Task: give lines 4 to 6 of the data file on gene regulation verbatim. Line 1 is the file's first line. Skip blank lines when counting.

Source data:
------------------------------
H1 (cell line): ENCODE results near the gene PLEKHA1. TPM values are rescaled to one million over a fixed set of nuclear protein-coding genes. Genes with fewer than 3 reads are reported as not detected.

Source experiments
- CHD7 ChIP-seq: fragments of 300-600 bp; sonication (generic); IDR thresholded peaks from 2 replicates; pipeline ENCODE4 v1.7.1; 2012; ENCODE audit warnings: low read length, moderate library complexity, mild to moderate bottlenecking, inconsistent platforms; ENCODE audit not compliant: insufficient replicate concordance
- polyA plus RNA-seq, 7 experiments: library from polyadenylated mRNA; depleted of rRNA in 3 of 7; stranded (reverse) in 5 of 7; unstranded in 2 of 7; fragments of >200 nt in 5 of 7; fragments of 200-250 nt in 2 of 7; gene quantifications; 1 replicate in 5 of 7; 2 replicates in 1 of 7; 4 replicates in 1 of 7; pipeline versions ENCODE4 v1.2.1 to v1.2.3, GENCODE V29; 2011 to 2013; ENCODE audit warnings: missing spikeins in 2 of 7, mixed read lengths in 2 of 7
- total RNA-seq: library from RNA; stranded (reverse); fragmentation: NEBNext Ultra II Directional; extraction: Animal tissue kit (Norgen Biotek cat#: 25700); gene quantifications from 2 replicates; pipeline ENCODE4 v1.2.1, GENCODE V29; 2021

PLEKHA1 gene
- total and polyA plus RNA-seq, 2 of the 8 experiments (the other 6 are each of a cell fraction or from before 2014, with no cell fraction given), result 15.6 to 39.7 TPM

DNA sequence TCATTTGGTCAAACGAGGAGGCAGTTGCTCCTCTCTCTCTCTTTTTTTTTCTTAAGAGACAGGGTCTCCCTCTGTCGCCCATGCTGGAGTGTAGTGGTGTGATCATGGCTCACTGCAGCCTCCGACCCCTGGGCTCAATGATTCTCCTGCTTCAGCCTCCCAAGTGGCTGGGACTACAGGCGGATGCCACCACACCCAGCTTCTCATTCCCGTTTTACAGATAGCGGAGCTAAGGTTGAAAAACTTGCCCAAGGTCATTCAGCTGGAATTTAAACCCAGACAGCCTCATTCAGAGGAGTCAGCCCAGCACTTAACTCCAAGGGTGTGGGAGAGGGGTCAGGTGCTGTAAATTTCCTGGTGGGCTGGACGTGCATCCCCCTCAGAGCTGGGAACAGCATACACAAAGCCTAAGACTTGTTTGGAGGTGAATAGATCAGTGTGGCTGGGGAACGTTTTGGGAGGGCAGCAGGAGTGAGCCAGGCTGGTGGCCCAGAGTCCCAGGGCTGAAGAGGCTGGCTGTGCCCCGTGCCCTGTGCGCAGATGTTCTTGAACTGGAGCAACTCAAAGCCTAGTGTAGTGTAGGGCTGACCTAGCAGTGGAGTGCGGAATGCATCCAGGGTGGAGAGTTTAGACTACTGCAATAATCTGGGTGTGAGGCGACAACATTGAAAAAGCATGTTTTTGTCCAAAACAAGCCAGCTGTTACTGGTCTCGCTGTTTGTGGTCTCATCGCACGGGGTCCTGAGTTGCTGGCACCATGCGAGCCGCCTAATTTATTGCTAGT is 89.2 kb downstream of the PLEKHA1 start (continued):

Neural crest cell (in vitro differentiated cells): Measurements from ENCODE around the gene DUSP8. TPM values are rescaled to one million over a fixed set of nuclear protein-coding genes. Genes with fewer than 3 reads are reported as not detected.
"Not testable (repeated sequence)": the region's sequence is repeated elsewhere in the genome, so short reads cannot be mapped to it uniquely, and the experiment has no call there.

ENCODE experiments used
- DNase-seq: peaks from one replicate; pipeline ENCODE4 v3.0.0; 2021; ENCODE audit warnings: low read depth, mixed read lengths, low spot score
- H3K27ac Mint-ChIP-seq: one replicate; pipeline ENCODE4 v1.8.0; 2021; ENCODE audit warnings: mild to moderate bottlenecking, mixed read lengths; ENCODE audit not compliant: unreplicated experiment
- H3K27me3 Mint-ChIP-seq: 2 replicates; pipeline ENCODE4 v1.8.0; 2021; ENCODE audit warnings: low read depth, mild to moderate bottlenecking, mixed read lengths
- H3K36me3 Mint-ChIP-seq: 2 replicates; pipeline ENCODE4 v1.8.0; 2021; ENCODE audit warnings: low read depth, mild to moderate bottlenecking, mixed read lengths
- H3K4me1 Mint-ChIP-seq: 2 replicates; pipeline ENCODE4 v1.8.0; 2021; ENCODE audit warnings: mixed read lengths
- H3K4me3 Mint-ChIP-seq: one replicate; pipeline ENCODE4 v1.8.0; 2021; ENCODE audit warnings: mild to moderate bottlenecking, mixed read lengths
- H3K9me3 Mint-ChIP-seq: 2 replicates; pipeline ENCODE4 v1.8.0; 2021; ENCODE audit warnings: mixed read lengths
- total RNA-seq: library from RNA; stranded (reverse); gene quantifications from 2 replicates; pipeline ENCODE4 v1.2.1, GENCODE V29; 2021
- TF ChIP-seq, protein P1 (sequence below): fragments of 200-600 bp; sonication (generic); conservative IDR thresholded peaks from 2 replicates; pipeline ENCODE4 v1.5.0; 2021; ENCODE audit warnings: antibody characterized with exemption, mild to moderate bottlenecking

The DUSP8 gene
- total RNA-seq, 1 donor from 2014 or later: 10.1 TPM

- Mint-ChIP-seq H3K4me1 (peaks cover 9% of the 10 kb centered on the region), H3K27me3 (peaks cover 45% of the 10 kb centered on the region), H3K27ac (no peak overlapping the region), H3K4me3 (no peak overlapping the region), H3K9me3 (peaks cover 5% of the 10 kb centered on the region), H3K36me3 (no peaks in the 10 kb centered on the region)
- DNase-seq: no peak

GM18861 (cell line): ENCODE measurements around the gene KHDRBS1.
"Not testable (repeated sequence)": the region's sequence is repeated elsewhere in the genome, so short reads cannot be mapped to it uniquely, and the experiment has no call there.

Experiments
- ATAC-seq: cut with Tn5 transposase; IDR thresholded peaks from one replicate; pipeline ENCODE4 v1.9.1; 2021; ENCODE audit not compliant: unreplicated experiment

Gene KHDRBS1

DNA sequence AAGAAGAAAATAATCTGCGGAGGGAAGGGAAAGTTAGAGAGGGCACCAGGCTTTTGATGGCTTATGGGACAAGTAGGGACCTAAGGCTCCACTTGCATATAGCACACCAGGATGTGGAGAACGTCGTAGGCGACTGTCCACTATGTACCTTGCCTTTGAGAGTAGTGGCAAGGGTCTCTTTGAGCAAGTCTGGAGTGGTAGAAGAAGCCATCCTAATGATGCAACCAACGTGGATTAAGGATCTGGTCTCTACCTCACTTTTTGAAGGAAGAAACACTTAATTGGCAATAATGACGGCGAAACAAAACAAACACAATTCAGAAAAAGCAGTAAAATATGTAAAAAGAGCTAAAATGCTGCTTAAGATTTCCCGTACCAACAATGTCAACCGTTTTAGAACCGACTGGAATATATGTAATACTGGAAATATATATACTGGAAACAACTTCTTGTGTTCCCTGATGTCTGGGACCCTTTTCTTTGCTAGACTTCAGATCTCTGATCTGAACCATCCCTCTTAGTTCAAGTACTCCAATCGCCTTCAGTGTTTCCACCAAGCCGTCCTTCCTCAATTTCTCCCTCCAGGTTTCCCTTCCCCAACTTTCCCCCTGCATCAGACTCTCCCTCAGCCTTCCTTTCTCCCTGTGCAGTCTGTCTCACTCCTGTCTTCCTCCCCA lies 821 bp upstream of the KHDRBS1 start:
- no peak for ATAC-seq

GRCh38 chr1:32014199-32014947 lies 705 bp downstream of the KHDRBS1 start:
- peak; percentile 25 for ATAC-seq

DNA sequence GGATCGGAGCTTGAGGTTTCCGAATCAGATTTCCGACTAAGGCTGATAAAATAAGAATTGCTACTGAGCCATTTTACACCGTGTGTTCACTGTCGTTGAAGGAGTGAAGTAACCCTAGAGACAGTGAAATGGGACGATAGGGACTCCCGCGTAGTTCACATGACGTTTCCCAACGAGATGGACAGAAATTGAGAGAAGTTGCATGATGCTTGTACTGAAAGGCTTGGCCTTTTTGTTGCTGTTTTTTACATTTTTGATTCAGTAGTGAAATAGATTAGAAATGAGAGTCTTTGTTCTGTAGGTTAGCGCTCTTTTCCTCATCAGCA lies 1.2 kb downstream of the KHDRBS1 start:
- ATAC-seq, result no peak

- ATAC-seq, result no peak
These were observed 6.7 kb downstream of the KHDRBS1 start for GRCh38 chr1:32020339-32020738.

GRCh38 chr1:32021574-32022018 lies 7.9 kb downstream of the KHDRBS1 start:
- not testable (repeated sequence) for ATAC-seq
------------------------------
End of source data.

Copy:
- polyA plus RNA-seq, 7 experiments: library from polyadenylated mRNA; depleted of rRNA in 3 of 7; stranded (reverse) in 5 of 7; unstranded in 2 of 7; fragments of >200 nt in 5 of 7; fragments of 200-250 nt in 2 of 7; gene quantifications; 1 replicate in 5 of 7; 2 replicates in 1 of 7; 4 replicates in 1 of 7; pipeline versions ENCODE4 v1.2.1 to v1.2.3, GENCODE V29; 2011 to 2013; ENCODE audit warnings: missing spikeins in 2 of 7, mixed read lengths in 2 of 7
- total RNA-seq: library from RNA; stranded (reverse); fragmentation: NEBNext Ultra II Directional; extraction: Animal tissue kit (Norgen Biotek cat#: 25700); gene quantifications from 2 replicates; pipeline ENCODE4 v1.2.1, GENCODE V29; 2021

PLEKHA1 gene